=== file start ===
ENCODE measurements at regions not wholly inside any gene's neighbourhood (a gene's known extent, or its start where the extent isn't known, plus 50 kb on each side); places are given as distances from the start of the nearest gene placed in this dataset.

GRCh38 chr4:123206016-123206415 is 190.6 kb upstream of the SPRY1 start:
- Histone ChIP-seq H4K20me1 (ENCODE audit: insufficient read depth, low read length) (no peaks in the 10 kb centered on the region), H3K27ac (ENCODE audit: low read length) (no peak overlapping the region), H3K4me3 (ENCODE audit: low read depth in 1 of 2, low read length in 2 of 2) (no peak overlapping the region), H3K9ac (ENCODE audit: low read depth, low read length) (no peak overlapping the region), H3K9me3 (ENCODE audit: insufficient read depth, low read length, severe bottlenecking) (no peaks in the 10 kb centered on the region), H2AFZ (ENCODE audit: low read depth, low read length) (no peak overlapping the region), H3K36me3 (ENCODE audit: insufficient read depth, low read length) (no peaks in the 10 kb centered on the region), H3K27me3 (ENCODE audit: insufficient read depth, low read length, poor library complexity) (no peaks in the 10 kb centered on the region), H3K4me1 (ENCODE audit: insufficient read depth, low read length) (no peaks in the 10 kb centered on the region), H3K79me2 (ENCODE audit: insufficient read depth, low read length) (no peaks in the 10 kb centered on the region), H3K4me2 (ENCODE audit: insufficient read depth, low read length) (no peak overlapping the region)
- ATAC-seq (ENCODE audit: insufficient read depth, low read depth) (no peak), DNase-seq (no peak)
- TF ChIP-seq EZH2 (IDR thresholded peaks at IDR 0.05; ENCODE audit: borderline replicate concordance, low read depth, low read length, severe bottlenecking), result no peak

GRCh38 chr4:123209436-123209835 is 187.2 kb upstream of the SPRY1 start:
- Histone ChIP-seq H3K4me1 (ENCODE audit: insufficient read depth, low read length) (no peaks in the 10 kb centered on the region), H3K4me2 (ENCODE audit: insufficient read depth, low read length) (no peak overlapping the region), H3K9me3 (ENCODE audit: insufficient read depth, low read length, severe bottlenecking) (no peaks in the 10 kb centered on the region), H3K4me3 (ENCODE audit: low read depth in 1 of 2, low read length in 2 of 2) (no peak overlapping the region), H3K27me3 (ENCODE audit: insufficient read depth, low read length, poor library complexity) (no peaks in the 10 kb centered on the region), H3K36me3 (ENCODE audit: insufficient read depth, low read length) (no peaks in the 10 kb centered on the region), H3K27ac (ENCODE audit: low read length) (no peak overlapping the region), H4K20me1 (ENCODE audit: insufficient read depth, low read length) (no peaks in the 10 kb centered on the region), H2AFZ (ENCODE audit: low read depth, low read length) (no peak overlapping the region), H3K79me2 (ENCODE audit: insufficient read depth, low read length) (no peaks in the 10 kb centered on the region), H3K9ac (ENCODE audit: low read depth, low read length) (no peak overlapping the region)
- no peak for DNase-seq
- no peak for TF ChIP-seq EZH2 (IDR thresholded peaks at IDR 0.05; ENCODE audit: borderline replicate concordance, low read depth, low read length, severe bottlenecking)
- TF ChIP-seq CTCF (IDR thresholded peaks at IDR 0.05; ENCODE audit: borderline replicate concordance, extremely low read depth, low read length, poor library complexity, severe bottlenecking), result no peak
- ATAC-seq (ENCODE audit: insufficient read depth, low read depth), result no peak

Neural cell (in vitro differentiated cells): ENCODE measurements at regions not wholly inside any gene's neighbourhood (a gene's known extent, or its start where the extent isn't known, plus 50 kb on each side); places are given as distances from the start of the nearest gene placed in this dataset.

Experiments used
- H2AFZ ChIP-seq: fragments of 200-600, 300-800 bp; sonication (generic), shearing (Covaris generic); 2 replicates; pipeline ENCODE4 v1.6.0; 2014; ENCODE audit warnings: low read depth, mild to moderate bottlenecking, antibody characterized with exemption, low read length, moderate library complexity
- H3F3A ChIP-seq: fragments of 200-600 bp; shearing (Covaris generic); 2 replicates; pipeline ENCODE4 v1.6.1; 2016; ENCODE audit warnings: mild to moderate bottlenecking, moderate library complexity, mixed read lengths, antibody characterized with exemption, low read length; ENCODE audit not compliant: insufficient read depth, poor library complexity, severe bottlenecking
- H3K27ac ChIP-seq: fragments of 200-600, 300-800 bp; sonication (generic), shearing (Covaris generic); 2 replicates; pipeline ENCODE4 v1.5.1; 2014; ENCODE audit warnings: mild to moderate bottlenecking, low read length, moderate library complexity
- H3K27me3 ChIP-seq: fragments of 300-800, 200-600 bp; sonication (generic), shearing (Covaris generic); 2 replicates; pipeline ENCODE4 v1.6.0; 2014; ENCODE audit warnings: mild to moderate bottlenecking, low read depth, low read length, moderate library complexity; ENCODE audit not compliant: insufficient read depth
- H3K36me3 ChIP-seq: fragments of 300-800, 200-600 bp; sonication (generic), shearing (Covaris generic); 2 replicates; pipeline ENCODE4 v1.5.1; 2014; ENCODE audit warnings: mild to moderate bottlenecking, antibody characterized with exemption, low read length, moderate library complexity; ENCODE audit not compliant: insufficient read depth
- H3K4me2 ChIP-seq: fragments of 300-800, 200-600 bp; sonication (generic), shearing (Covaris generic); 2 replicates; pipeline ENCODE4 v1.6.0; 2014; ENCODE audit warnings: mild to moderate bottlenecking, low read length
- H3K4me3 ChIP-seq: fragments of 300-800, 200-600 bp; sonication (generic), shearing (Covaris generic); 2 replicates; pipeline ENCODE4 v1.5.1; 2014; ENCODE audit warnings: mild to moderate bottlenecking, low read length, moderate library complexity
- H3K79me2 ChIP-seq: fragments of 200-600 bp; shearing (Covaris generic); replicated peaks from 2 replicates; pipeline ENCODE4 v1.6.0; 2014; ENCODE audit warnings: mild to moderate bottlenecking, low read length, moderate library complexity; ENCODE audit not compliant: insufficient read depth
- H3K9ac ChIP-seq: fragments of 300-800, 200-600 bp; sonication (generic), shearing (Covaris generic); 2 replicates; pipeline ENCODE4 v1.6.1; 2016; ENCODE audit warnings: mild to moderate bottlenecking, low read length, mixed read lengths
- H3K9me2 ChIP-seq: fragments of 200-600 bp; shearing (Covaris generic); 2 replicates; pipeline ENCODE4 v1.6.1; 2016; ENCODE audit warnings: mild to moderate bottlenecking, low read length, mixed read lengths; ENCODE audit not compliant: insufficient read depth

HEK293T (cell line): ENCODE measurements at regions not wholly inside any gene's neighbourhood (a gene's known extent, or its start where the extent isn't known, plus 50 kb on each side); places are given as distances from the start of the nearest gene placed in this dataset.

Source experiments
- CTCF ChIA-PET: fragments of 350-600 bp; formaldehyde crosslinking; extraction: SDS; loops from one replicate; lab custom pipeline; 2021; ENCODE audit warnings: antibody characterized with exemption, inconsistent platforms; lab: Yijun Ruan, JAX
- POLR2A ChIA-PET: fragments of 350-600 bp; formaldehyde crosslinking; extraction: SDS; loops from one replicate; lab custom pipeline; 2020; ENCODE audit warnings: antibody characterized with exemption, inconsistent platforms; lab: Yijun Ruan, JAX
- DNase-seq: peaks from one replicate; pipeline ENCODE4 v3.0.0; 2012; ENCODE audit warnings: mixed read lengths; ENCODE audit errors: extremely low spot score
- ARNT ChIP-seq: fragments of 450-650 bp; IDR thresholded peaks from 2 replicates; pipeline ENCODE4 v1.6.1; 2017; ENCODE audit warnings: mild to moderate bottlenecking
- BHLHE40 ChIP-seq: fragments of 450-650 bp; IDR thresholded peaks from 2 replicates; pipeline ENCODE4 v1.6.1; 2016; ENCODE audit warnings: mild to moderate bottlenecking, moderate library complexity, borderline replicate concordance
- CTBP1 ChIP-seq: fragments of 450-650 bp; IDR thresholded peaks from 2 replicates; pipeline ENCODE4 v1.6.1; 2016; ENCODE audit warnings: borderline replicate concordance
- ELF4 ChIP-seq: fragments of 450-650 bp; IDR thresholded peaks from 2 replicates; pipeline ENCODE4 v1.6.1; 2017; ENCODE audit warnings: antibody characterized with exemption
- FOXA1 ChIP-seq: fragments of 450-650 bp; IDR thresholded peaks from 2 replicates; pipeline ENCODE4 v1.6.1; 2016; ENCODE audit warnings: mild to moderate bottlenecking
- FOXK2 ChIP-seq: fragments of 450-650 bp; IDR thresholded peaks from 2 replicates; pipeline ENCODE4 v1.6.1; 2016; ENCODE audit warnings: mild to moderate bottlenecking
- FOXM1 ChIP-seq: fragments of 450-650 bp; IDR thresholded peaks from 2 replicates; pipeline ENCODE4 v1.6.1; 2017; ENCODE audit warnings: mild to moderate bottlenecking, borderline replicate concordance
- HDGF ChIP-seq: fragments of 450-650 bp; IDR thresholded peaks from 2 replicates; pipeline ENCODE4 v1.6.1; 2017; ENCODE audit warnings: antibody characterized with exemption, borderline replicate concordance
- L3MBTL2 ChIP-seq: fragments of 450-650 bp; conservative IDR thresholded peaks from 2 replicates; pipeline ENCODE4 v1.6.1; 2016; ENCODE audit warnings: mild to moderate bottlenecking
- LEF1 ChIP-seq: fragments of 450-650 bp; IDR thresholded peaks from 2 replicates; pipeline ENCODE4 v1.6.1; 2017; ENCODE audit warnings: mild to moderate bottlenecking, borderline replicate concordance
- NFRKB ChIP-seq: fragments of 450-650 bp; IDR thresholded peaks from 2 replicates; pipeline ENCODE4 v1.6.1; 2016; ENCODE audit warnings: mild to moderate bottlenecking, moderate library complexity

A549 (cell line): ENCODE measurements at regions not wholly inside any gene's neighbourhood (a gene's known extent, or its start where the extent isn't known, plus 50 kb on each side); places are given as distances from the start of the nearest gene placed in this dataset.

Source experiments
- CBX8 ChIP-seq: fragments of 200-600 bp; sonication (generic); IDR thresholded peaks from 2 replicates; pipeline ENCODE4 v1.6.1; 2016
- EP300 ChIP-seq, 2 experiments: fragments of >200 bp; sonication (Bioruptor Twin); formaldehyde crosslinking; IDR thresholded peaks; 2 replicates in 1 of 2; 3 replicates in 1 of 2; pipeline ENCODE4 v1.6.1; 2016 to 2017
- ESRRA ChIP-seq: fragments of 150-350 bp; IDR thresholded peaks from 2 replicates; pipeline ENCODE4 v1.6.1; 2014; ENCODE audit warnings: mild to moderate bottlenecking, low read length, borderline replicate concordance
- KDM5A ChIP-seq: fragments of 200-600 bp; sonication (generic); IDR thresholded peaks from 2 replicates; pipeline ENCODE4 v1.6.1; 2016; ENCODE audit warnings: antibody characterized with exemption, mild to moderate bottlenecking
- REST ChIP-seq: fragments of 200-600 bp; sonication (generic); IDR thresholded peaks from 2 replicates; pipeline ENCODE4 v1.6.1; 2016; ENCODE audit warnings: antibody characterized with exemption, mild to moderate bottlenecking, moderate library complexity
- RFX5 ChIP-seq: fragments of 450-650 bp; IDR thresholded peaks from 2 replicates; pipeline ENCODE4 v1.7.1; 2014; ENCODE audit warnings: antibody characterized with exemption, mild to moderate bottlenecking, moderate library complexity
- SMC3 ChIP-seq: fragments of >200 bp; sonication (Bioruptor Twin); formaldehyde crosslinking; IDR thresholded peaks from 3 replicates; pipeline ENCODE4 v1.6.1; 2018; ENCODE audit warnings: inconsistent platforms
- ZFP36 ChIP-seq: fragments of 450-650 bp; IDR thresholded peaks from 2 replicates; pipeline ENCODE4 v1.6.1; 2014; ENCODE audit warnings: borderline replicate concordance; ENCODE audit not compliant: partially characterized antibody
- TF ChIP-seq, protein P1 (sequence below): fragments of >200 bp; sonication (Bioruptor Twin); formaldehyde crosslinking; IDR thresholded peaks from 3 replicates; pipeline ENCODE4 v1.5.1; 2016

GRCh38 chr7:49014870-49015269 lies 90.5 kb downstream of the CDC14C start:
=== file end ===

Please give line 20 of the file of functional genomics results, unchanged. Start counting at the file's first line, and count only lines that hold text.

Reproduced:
- H3K4me3 ChIP-seq: fragments of 300-800, 200-600 bp; sonication (generic), shearing (Covaris generic); 2 replicates; pipeline ENCODE4 v1.5.1; 2014; ENCODE audit warnings: mild to moderate bottlenecking, low read length, moderate library complexity